April 2017, Mark Weisbrot, Jake Johnston, Julia Villarruel Carrillo, and Vitor Mello

This paper looks at Brazil’s unusually high interest rates. Brazil has the fourth-highest interest burden in the world on its federal debt (out of a total of 183 countries). The paper finds that this is not a result of known risk factors, but rather is due to unusually high interest rates set by the Central Bank — Brazil’s policy interest rates have also been among the highest in the world — and to the market and political power of a highly concentrated banking sector. While Brazil’s policy interest rate has recently been cut, the real policy interest rate (inflation adjusted) is actually higher than it has been at any time since December 2008.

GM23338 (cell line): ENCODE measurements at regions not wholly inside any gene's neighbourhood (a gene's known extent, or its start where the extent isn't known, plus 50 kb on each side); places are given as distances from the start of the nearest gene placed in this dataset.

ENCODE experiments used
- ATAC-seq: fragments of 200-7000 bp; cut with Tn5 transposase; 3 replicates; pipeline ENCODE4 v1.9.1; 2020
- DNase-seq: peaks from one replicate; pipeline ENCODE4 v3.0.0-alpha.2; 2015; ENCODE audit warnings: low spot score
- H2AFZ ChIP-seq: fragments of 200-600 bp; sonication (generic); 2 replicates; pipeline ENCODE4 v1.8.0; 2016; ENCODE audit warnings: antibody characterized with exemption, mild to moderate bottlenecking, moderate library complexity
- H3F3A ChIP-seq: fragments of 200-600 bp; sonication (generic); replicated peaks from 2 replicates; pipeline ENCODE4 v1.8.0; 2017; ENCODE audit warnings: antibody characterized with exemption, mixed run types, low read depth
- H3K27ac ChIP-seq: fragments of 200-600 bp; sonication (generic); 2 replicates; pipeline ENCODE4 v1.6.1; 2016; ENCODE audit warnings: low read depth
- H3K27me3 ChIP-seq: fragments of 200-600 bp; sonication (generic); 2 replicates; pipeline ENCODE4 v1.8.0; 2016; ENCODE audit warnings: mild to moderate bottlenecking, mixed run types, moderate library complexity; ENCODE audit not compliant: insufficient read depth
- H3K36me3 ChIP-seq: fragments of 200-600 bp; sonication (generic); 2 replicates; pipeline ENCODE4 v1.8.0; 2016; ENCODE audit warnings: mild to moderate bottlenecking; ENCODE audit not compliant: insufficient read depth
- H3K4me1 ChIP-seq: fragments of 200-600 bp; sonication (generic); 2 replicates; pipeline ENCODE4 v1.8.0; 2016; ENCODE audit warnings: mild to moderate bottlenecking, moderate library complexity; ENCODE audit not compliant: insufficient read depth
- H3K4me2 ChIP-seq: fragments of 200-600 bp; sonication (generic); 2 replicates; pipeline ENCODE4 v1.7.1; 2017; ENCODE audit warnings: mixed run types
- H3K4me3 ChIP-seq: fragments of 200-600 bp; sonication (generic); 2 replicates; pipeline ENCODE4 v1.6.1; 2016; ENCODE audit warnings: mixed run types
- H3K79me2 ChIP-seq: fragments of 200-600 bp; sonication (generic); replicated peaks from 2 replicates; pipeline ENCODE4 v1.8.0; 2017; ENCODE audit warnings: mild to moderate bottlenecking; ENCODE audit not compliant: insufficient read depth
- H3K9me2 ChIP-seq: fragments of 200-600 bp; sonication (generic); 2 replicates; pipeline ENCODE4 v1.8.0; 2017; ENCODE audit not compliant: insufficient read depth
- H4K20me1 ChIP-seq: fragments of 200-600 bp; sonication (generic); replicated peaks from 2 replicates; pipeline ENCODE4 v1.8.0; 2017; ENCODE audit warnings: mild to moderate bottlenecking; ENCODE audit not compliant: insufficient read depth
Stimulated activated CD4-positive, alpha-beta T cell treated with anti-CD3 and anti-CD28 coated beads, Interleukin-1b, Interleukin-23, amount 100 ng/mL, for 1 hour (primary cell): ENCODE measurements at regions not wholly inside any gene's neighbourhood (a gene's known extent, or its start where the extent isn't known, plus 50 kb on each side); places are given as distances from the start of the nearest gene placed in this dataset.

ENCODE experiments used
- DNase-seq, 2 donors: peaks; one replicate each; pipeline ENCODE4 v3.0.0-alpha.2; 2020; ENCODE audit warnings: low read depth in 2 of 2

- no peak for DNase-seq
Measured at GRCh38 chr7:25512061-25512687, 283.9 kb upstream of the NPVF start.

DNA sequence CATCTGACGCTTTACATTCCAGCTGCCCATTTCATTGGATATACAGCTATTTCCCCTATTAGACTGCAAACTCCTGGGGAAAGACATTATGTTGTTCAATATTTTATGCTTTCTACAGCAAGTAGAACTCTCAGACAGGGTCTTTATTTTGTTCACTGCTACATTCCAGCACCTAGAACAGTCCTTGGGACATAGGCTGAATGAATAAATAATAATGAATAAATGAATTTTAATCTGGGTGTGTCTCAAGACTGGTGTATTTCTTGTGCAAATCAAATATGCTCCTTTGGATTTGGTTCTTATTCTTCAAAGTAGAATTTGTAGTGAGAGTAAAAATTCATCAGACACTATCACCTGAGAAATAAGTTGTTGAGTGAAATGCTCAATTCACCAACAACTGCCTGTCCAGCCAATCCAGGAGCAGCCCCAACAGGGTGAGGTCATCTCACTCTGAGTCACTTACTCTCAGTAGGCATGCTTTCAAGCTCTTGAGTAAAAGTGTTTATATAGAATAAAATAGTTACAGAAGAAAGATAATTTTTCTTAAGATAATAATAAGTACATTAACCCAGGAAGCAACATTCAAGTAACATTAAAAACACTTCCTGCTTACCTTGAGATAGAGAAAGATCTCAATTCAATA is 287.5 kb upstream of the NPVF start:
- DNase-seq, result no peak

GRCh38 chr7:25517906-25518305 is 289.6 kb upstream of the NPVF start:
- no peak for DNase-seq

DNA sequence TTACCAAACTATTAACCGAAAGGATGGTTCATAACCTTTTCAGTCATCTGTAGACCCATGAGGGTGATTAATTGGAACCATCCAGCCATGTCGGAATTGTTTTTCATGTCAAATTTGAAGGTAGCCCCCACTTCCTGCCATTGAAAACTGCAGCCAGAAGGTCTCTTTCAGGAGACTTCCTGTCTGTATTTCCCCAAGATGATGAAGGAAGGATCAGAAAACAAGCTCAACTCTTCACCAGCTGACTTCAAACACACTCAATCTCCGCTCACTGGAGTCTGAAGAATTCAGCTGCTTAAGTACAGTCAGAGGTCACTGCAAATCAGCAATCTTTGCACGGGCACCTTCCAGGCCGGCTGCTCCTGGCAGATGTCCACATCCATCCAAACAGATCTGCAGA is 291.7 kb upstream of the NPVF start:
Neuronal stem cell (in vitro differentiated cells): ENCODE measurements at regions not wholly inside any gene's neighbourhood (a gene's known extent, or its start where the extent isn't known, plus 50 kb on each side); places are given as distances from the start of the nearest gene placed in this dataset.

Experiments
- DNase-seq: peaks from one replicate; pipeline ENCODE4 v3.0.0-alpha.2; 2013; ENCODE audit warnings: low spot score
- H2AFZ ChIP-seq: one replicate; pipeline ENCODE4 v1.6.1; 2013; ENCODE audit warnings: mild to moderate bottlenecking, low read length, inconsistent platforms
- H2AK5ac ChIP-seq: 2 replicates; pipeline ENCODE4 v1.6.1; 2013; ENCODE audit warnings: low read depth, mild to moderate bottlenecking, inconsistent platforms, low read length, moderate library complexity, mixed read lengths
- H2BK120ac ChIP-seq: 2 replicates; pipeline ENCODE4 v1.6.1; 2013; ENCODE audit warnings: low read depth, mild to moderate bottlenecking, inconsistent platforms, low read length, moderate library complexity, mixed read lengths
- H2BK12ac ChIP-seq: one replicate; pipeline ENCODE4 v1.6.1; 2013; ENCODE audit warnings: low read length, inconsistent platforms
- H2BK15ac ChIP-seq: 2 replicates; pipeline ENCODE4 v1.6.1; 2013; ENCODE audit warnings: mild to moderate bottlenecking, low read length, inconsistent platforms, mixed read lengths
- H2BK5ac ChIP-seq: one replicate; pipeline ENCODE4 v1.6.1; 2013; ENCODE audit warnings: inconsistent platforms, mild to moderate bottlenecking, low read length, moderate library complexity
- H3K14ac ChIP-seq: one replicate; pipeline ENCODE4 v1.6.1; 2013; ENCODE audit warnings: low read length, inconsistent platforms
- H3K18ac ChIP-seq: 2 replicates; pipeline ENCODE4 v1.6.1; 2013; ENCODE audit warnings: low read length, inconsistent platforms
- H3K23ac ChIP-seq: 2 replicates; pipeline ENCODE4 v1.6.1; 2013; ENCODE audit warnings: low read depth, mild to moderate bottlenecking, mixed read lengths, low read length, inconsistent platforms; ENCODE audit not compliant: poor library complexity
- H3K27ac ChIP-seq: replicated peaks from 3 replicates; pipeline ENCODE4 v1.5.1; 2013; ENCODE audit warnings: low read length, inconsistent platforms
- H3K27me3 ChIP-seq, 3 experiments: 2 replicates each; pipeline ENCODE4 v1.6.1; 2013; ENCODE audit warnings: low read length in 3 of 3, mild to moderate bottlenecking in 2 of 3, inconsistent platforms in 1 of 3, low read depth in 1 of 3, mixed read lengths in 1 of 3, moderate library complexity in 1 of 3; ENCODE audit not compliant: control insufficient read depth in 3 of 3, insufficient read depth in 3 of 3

The authors warn that unless Brazil corrects its monetary policy, it could contribute to another severe, long-term growth failure comparable to the experience of 1980–2003. During that time, per capita GDP growth averaged about 0.2 percent per year.

This report updates a version released in December 2016.

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